The Musée d’art moderne André Malraux (MuMa) is exhibiting, through March 18, 2018, Comme une histoire… Le Havre. It offers a wide historic view of the Le Havre area. Under the direction of the curator and director of MuMa, Annette Haudiquet, the exhibition took on the challenge of fiction rather than of scientific objectivity. The periphery, the port, the coastline, the city center, the inhabitants, the little things, and the tiny nothings are revealed through the artists’ imaginations. The exhibition is a success!
In the last few years, Le Havre has aroused artistic and touristic curiosity. From the ashes of its impressionist glory, from its chic prestige of the late 19th century blown away and covered up by the war, the city has known how to glorify the functional and urbanist architectural heritage, though starting to age, designed by architect Auguste Perret. The 2000s saw the city change, become more greatly appreciated, become an attraction again. Its theater dug into the form of a volcano, its discret charms, its port activity, and its joyous (in)tranquility are some of the features redeeming its value. Among them, the MuMa is an important player in this newfound effervescence. It sees supertankers glide by its edges, the English Channel coming to meet the concrete breakwater. Within its walls is the entire city, all its history in a few pictures, these artists who, in irregular waves, have come to visit.
The exhibition is a mix of both individual initiatives and museum commissions. Interposed and provoked dialogues are born out of the confrontation of works. Throughout the exhibition, the Hungarian photographer Lászlo Elkán, who changed his name to Lucien Hervé, intersperses the interventions of his peers with a dose of history. Fascinated by Le Corbusier, of who he was the official photographer, he immortalized Le Havre like Brazil. Taken at a low angle, the empty streets are dominated by the concrete of newly constructed buildings. In the exhibition, the contrast with Gabriele Basilico is skillfully considered. He captures the city’s urban transformations. The new buildings, their round and serial forms stranded on the city’s eternal landscapes. Winding alleys near the beach, port jetties, the immensity of the sea receding into its hollow. Basilico furthers the intention of Hervé, the latter being influenced by his fascination for modernist architecture.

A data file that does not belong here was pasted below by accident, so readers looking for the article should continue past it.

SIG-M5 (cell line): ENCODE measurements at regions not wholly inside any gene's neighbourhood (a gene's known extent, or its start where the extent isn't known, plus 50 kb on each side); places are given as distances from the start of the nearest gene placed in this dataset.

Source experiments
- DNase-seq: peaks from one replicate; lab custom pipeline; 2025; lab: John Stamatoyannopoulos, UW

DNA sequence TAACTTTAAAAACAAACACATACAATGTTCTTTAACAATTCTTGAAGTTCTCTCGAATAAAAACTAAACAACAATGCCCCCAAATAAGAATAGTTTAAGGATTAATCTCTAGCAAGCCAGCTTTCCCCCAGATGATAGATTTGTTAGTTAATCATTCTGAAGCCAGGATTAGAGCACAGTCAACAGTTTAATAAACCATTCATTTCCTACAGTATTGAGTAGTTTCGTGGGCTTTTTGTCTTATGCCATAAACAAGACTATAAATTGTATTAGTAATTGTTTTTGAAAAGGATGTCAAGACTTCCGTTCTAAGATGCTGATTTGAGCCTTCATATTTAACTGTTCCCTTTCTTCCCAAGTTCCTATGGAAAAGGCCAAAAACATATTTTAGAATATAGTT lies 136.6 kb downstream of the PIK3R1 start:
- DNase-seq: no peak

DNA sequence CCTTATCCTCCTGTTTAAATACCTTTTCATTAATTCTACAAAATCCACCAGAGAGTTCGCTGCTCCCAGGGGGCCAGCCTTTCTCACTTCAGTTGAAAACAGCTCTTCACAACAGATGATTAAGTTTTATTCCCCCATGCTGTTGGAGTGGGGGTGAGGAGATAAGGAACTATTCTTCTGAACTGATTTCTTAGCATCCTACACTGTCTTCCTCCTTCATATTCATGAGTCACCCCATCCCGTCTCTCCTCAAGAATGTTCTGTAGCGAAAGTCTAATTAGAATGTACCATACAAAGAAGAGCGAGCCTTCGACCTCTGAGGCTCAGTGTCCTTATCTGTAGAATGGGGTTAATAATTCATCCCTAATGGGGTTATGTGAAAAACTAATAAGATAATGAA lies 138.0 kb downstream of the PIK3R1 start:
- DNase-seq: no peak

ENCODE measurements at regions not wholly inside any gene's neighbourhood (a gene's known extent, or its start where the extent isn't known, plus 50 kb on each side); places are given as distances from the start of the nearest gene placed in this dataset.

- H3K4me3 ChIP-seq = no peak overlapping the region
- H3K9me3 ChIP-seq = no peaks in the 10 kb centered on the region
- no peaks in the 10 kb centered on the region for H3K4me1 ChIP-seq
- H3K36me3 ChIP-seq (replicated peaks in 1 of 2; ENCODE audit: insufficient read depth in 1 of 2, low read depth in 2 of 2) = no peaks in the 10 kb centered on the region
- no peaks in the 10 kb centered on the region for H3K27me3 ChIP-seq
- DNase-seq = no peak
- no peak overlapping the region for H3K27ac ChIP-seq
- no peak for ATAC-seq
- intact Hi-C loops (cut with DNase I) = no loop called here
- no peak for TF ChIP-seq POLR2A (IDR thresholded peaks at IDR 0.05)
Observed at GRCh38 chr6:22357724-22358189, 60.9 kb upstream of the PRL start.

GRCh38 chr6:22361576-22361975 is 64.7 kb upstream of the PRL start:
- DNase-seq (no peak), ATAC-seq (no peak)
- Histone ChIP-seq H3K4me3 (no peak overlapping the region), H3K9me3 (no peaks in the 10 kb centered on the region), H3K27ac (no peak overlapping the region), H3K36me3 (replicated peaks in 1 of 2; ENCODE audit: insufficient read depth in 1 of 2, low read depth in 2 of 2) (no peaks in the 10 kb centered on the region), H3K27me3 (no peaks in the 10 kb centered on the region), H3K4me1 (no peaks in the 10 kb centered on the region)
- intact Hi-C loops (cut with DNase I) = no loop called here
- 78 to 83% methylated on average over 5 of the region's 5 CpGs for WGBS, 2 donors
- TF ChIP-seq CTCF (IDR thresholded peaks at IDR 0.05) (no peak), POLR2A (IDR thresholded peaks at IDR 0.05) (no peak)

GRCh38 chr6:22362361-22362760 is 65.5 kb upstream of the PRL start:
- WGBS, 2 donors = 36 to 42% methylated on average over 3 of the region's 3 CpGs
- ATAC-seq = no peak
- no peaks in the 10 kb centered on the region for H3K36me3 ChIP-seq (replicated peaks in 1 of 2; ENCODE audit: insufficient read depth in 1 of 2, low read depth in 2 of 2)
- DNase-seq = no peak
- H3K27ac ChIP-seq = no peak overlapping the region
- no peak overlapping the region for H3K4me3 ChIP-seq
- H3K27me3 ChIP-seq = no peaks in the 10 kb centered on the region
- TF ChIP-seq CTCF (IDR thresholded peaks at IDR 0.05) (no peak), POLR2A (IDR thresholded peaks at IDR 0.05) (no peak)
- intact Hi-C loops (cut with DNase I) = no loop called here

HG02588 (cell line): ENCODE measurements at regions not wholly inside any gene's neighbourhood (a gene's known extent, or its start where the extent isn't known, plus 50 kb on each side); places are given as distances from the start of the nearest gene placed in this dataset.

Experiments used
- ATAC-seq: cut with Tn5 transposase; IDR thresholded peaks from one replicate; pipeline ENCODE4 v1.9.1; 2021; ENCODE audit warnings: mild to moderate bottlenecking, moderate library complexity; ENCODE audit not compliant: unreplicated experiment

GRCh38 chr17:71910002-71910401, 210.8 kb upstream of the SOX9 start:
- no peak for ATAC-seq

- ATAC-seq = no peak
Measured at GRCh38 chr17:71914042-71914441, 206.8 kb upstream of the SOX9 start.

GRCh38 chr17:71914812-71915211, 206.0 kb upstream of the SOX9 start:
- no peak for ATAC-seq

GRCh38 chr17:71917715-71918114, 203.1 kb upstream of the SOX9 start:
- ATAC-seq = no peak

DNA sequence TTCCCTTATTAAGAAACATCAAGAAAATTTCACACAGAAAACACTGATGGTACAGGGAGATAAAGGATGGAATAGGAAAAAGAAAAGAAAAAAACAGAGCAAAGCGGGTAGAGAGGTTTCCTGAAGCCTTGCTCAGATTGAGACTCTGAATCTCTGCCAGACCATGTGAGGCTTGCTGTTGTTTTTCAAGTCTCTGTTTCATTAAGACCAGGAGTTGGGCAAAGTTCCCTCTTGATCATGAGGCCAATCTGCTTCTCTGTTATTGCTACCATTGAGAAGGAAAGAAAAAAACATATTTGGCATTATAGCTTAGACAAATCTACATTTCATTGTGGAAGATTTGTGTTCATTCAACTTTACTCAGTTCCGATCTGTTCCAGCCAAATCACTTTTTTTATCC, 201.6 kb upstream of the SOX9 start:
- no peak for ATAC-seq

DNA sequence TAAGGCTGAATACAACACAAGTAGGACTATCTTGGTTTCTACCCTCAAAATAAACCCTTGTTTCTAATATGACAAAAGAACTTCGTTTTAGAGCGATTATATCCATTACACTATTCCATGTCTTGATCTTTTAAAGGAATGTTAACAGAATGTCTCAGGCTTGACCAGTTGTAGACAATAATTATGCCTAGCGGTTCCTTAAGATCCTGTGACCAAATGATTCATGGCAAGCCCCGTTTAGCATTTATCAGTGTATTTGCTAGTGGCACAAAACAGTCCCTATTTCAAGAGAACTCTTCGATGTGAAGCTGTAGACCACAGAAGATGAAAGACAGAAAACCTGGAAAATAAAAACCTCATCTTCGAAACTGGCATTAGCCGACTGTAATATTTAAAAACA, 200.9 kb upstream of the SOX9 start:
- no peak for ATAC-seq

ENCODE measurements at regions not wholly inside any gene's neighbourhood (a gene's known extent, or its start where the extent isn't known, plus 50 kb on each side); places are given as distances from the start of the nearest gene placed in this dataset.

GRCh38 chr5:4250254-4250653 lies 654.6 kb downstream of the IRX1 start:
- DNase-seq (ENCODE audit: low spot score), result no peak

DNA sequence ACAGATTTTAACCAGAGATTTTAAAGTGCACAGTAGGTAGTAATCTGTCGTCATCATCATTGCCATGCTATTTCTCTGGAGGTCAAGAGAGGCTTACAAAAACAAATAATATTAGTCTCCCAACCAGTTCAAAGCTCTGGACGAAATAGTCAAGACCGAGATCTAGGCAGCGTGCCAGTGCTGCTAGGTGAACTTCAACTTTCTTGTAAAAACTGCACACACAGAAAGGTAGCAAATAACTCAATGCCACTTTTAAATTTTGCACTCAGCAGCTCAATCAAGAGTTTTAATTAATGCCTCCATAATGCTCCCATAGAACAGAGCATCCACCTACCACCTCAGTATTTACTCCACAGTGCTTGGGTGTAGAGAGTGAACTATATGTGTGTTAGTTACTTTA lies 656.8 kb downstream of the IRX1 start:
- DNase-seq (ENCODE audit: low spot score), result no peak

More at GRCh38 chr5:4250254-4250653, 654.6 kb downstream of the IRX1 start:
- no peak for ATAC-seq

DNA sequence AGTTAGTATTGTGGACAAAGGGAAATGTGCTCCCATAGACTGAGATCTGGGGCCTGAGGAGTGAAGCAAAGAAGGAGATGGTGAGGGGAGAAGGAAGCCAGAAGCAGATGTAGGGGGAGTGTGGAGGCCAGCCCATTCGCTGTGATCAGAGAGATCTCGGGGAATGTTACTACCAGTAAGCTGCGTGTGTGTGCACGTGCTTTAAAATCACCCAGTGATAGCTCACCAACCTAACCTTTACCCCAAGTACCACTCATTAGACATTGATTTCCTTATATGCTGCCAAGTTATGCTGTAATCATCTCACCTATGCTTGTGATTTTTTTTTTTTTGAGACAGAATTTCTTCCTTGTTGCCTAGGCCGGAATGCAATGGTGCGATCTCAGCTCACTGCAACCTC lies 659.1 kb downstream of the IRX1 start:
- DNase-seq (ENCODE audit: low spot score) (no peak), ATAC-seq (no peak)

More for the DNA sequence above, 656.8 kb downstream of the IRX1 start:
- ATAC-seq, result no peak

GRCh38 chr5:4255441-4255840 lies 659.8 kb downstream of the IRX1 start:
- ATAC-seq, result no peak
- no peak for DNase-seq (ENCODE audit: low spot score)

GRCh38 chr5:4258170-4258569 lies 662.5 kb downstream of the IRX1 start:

To this is added Bernard Plossu. It is strange to find Plossu here! We are unaware that his lens captured a line of cars one rainy night, the end of some railway goods on a horizon of chimneys, the Église Saint-Joseph in the shelter of the moon. His black and white photography marvelously captures the spirit of the city, a walk through something strange, through something comforting.
The imagination provoked by these three photographers is directly drawn from the façades of the city, from the wide reconstructed spans joining the useful and the pleasant. Hervé, Plossu, and Basilico reveal to us a certain brute poetry, the confrontation of urban spaces with the sea’s territory, the dichotomy between human activity and deserted industrial landscapes when activity is lacking.